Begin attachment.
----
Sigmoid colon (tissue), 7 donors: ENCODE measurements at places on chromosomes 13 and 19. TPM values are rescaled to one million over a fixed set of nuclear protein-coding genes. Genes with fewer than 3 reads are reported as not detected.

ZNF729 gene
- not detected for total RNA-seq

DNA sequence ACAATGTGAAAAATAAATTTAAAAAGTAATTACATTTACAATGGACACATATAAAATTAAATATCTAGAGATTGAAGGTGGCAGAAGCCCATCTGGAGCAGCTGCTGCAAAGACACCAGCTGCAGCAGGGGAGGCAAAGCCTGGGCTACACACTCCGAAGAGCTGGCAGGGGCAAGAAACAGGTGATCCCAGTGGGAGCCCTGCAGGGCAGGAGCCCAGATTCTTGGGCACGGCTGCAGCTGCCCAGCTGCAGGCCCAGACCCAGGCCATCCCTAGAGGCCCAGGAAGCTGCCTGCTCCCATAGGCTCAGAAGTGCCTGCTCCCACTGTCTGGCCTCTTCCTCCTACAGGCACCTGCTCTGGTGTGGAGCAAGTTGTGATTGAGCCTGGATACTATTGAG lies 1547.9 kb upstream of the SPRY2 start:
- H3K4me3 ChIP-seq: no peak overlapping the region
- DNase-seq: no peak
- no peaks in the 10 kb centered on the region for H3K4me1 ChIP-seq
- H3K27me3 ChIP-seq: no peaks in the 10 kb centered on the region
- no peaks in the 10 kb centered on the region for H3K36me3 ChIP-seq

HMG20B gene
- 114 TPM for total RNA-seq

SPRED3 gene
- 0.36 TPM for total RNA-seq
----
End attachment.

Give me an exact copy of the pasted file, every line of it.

Sigmoid colon (tissue), 7 donors: ENCODE measurements at places on chromosomes 13 and 19. TPM values are rescaled to one million over a fixed set of nuclear protein-coding genes. Genes with fewer than 3 reads are reported as not detected.

ZNF729 gene
- not detected for total RNA-seq

DNA sequence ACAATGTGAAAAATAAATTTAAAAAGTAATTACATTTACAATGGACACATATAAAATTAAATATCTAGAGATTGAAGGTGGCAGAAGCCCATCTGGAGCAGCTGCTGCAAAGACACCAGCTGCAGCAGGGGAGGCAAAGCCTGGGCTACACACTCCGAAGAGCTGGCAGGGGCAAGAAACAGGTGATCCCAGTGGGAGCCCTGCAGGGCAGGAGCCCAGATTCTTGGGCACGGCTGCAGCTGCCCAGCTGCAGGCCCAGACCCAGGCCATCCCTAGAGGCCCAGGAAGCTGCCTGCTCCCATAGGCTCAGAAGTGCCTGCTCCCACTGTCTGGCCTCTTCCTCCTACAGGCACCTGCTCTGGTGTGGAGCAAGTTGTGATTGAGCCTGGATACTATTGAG lies 1547.9 kb upstream of the SPRY2 start:
- H3K4me3 ChIP-seq: no peak overlapping the region
- DNase-seq: no peak
- no peaks in the 10 kb centered on the region for H3K4me1 ChIP-seq
- H3K27me3 ChIP-seq: no peaks in the 10 kb centered on the region
- no peaks in the 10 kb centered on the region for H3K36me3 ChIP-seq

HMG20B gene
- 114 TPM for total RNA-seq

SPRED3 gene
- 0.36 TPM for total RNA-seq